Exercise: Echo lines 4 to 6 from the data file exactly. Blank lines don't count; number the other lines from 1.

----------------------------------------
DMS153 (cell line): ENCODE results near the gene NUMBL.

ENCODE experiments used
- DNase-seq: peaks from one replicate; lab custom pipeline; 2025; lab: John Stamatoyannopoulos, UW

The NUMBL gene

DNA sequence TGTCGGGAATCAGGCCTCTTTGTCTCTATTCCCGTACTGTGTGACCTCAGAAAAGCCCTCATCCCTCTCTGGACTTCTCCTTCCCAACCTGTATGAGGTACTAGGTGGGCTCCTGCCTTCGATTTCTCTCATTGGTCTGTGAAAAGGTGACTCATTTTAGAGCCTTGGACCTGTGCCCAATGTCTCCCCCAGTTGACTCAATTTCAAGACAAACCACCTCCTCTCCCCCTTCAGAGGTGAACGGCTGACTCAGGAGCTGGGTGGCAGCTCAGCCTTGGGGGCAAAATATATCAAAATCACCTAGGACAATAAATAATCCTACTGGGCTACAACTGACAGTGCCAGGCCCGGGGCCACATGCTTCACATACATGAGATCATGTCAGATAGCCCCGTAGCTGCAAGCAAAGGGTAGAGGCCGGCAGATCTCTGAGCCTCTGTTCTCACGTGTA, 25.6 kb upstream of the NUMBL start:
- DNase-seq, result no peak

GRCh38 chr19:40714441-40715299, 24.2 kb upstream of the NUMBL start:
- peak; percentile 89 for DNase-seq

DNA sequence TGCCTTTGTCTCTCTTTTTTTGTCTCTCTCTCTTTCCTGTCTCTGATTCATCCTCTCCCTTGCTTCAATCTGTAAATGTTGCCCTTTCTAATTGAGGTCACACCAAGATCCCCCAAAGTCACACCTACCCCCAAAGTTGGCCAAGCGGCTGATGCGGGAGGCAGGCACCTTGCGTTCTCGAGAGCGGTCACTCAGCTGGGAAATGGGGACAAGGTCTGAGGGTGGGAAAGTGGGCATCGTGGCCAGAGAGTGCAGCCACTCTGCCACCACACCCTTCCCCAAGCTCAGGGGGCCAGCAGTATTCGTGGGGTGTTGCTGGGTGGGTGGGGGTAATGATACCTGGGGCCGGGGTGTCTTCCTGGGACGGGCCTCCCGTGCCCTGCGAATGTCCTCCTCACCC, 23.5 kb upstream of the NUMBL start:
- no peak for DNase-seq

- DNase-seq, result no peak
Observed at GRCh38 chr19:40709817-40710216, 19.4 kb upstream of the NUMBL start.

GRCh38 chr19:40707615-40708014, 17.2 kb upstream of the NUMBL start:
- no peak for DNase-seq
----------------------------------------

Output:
The NUMBL gene

DNA sequence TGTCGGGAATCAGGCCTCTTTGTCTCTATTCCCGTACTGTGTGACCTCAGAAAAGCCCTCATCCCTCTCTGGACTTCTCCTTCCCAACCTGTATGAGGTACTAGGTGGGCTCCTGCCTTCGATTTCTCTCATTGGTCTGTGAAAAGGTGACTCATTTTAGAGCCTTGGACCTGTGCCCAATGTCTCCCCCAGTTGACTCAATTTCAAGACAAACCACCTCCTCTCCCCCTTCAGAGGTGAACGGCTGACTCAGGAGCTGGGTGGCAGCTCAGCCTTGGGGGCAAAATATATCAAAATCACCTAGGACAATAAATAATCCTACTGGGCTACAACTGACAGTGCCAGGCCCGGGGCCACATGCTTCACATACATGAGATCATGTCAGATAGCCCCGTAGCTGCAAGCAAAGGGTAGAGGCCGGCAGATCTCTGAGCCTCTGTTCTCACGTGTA, 25.6 kb upstream of the NUMBL start:
- DNase-seq, result no peak